When Google Glass was unveiled to the world, it promised a future where digital and reality would meld seamlessly. However, the project stumbled, primarily due to the delicate equilibrium between augmented reality (AR) and the world as we know it. What went wrong, and how can technology take a different route?
Google Glass’s primary hiccup was rooted in the very nature of human cognition. Our brains are marvelously complex and adaptable, yet they have evolved over millennia to process the world in specific ways. Introducing AR, especially in the omnipresent manner Google Glass did, is akin to forcing our brains to multitask on a grand scale. The constant tug between what’s real and what’s digitally superimposed turns AR into more of a distraction than an enhancement.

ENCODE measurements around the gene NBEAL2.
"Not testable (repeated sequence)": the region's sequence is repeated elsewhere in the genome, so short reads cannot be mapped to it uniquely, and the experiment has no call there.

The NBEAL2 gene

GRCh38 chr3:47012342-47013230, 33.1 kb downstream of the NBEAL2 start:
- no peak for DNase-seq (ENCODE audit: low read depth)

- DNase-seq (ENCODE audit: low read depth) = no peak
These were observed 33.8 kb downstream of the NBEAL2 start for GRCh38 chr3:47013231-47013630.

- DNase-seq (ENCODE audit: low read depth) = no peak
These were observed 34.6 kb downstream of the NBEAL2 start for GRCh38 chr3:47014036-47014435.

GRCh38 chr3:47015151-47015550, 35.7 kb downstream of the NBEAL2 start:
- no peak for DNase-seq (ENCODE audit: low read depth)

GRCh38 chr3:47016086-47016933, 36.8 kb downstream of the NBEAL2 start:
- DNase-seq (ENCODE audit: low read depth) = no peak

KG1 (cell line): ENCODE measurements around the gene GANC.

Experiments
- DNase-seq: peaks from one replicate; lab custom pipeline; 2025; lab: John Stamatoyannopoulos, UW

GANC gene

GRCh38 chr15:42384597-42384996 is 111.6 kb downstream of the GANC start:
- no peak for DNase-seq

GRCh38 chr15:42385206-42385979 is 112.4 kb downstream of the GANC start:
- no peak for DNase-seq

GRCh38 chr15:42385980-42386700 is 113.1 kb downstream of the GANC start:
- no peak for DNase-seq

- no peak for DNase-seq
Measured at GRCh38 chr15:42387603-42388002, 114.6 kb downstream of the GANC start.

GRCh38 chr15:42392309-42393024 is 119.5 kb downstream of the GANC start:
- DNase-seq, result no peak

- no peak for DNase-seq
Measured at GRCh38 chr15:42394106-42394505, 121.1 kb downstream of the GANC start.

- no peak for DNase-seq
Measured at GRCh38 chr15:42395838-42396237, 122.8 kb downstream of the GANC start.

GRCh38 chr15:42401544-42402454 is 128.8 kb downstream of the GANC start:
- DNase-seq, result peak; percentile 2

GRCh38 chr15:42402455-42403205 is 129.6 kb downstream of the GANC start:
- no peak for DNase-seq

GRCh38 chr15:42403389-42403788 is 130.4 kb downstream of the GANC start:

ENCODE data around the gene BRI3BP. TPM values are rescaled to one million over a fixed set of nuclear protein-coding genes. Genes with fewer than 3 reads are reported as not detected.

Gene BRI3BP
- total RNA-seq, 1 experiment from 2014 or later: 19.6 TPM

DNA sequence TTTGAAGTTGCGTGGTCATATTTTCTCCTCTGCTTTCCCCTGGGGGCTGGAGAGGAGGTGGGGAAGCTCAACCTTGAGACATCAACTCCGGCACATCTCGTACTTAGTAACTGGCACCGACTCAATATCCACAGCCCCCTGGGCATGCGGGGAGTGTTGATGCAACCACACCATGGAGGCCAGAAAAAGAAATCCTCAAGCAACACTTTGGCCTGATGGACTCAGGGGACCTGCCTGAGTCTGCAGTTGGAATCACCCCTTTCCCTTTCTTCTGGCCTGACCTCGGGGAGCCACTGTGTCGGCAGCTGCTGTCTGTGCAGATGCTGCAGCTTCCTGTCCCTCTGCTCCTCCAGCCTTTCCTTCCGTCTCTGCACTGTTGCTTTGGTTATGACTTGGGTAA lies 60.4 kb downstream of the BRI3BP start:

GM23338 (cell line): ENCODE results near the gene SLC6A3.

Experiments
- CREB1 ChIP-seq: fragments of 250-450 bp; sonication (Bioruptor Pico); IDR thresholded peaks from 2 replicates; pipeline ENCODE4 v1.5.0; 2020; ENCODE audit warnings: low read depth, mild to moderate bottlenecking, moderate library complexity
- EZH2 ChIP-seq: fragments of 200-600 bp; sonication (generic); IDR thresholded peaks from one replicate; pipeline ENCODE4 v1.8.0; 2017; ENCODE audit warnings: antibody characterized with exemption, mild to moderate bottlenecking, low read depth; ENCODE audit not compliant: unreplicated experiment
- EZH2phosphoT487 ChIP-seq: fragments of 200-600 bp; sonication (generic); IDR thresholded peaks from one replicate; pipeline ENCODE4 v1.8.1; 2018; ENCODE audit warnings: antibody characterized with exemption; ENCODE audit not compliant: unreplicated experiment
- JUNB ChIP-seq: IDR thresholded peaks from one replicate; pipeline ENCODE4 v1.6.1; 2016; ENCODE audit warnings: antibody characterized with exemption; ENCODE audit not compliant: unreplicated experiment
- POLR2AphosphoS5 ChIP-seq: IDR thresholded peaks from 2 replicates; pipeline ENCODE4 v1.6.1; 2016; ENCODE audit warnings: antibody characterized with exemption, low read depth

Now, while AR has its limitations, the future doesn’t seem bleak. Enter Custom Reality (CR). Instead of an overlaid digital reality, CR alters specific elements of the actual world tailored to individual needs. The billboard example, where a driver gets personal navigation instructions on a billboard, is just the tip of the iceberg.
For technology to be truly beneficial, it must enhance our experiences without adding undue cognitive strain. Google Glass might have been ahead of its time and perhaps misdirected in its approach. Still, as we look forward to the potential of Custom Reality, the fusion of digital possibilities with our tangible world has never been more exciting. The key lies in harmoniously integrating these technologies into our daily lives without jarring our innate human processing capabilities. Apple is on the right path with their vision pro, but there is still long way to go, before CR becomes part of one’s daily life.
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